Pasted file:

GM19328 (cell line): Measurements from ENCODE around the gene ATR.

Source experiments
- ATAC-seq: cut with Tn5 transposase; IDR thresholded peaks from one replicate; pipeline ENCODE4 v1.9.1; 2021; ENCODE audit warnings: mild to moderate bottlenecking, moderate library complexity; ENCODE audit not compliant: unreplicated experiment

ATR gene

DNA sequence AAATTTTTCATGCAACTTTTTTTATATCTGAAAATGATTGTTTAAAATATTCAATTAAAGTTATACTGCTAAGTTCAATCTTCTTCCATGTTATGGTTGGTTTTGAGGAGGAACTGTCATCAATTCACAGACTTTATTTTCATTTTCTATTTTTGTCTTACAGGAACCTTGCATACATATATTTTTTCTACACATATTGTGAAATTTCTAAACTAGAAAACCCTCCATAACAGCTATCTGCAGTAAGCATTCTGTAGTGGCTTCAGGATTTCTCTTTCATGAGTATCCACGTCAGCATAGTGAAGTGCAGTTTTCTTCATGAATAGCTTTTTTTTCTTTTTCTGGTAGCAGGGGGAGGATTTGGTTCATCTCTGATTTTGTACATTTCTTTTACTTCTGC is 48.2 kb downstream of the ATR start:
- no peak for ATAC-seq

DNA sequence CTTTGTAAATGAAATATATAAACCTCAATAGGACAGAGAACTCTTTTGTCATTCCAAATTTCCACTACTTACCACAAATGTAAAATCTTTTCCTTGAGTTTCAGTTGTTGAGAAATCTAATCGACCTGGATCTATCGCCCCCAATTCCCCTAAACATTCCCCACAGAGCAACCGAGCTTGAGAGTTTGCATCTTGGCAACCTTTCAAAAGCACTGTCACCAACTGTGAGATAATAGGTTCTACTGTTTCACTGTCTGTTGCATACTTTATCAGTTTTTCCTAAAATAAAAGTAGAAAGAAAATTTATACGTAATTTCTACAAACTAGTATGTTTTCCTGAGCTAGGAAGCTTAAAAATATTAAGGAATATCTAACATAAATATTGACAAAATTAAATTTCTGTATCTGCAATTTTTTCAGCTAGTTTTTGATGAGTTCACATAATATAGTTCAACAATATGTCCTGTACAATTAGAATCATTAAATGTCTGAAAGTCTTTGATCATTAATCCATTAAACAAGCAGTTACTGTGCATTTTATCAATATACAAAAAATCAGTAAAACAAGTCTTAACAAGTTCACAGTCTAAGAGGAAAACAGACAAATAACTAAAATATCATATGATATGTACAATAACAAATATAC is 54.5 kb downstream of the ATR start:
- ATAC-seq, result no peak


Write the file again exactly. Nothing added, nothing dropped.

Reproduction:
GM19328 (cell line): Measurements from ENCODE around the gene ATR.

Source experiments
- ATAC-seq: cut with Tn5 transposase; IDR thresholded peaks from one replicate; pipeline ENCODE4 v1.9.1; 2021; ENCODE audit warnings: mild to moderate bottlenecking, moderate library complexity; ENCODE audit not compliant: unreplicated experiment

ATR gene

DNA sequence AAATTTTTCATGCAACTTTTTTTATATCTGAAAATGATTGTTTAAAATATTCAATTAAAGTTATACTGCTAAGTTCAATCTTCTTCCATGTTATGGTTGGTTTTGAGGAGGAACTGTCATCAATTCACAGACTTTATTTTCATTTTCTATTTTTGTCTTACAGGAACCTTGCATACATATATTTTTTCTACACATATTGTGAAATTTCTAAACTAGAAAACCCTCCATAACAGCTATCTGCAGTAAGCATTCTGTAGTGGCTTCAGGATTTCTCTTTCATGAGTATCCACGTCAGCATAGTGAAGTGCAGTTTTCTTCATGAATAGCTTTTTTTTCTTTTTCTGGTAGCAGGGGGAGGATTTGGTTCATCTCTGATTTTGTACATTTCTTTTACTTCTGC is 48.2 kb downstream of the ATR start:
- no peak for ATAC-seq

DNA sequence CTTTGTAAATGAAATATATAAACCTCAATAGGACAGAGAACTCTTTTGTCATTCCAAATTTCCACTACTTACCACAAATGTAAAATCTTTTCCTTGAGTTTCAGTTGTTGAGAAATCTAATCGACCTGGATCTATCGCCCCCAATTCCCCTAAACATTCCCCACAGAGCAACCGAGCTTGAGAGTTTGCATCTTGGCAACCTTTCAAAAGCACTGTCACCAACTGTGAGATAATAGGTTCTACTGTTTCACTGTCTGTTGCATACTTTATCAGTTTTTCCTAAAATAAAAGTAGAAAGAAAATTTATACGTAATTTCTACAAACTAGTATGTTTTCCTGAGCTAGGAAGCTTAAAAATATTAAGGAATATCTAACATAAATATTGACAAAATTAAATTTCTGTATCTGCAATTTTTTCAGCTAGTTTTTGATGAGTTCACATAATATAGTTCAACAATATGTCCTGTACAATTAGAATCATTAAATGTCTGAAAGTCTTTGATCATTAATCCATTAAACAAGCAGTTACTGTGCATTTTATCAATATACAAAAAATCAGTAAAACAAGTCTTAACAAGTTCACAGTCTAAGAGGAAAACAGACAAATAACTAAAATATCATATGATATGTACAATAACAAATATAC is 54.5 kb downstream of the ATR start:
- ATAC-seq, result no peak